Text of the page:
‘Russia feels stung’: Northern MPs react to travel ban

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Two liberal MPs from the North have been banned from traveling to Russia, after being named on what the Russian Foreign Ministry calls its “blacklist”.

Yukon MP Brendan Hanley and Northwest Territories MP Michael McLeod are on the list along with hundreds of other names, including Prime Minister Justin Trudeau and his foreign and defense ministers, other leaders federal parties, MPs from all parties and heads of various Ukrainian Canadian governments. Groups.

Nunavut NDP MP Lori Idlout was not banned from traveling to Russia, however.

“I think Russia feels stung,” Hanley said, noting that Canada’s support for Ukraine amid an unprovoked Russian attack has been early, strong and consistent. “There are probably not many ways for Russia to retaliate, and that was obviously one of them, to go after parliamentarians.”

Yukon MP Brendan Hanley said on Tuesday that support for Ukraine in the House of Commons was “so visible and so strong” – and that could be part of the reason Russia has banned hundreds of Canadian politicians to go there. (Radio Canada)

McLeod said it was “interesting” that he was on the list. “I’m not a world traveler,” he noted. “I think I was put on the list because I’m an MP.”

Ukrainian President’s call to Ottawa

Hanley was in Ottawa for Ukrainian President Volodymyr Zelensky’s speech to Canada on Tuesday.

He said the blacklist may have been linked to the “so visible and strong” support in the House of Commons that day.

“Most of the MPs were there in person, and the senators were there on the floor of the House of Commons. The gallery was almost full,” Hanley said. “It was pretty amazing to be there.”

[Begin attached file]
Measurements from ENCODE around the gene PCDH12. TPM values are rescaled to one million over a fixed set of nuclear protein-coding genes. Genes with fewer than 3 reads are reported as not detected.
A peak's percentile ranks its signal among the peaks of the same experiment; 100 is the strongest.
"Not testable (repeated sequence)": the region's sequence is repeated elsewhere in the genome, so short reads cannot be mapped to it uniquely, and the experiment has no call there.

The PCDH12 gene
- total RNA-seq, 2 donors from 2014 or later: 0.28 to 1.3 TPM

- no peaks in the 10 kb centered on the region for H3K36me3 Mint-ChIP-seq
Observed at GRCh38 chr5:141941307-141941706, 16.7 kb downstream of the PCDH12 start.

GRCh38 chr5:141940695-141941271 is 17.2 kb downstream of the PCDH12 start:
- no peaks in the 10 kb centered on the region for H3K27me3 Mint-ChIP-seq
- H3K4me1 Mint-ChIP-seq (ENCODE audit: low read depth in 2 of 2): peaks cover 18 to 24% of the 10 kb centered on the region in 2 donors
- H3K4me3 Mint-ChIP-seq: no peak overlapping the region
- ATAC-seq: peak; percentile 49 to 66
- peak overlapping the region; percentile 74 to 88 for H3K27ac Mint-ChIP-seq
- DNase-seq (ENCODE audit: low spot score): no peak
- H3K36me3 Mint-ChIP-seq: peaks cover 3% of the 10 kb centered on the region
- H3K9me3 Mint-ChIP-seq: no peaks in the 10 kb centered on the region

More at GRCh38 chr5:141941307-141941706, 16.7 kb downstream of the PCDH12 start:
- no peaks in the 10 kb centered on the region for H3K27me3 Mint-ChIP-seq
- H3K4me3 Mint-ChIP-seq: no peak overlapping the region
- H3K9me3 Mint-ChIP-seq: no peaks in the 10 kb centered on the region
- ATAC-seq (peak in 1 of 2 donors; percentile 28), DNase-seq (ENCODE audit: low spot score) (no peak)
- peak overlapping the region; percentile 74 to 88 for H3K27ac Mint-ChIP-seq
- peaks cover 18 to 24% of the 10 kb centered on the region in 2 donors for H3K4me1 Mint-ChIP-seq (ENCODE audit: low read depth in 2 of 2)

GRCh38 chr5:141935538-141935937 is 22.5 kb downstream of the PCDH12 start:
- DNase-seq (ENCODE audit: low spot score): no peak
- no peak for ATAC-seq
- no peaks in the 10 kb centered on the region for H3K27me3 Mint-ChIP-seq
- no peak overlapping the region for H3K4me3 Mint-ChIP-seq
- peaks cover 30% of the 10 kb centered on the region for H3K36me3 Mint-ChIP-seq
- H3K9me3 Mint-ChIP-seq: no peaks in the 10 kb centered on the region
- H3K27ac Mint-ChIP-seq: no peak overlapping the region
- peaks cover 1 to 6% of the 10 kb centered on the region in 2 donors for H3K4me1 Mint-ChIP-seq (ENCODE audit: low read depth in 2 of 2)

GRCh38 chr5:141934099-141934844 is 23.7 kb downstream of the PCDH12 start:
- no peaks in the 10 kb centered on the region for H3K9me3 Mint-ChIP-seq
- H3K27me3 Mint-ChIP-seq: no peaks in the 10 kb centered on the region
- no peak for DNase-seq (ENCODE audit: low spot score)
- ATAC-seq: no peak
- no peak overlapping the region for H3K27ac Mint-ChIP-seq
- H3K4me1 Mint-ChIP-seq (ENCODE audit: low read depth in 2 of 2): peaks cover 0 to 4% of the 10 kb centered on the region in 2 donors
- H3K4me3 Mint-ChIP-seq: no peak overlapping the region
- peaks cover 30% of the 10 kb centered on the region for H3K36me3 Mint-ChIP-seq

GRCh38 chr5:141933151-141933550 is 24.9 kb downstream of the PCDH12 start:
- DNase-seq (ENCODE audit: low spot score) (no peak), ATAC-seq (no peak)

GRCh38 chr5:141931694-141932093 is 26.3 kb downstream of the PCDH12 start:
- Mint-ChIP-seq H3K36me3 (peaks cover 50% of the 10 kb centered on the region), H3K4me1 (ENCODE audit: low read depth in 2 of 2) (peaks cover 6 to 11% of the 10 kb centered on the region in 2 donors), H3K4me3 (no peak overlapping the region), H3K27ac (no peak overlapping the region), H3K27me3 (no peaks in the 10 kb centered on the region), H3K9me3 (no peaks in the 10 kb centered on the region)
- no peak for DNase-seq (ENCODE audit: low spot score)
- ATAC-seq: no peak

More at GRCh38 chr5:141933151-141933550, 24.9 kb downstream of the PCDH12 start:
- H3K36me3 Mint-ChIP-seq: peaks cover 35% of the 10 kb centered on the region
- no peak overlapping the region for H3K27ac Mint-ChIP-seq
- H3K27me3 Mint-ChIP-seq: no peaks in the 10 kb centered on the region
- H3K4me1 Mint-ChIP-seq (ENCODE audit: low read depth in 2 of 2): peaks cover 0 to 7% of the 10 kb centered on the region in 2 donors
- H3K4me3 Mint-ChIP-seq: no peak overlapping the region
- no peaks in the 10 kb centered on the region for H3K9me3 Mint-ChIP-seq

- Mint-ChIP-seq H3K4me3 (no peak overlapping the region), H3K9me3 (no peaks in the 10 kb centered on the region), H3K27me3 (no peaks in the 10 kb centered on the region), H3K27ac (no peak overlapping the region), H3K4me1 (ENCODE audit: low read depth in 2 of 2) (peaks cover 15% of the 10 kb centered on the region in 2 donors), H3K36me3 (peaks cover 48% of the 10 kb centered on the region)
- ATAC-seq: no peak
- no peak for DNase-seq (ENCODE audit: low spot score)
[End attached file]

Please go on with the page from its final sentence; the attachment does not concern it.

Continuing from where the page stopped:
Canadian MPs and guests cheer as Ukrainian President Volodymyr Zelenskyy is projected onto a giant video screen before addressing the Canadian Parliament, Tuesday, March 15, 2022 in Ottawa. (Adrian Wyld/The Canadian Press)

McLeod watched Zelensky’s speech virtually from his home in Fort Providence, Northwest Territories, and said it “really struck a chord with all of us.”

Addressing parliament via video link, Zelensky spoke of the suffering in Ukraine and said 97 children had been killed since the start of the war. His speech was peppered with references to Canadian cities and monuments.

Hanley said it was hard to say the world was doing enough for Ukraine, after seeing the devastation unfold there every day.

Zelensky reiterated his calls for Western nations to establish a no-fly zone over his country to block Russian airstrikes that kill civilians. Hanley said the decision, which risks extending the conflict, is ultimately up to NATO.

McLeod, meanwhile, wants more to be done to ensure Ukrainians can get out of their country safely.

“There has to be an effort to ensure that those trying to leave – and many are – are protected… especially if they are women and children.”

Along with other Western powers, Canada has imposed sanctions on Russian President Vladimir Putin, his close political allies, senior government officials and billionaire oligarchs who control Russian industry and other entities overseas.

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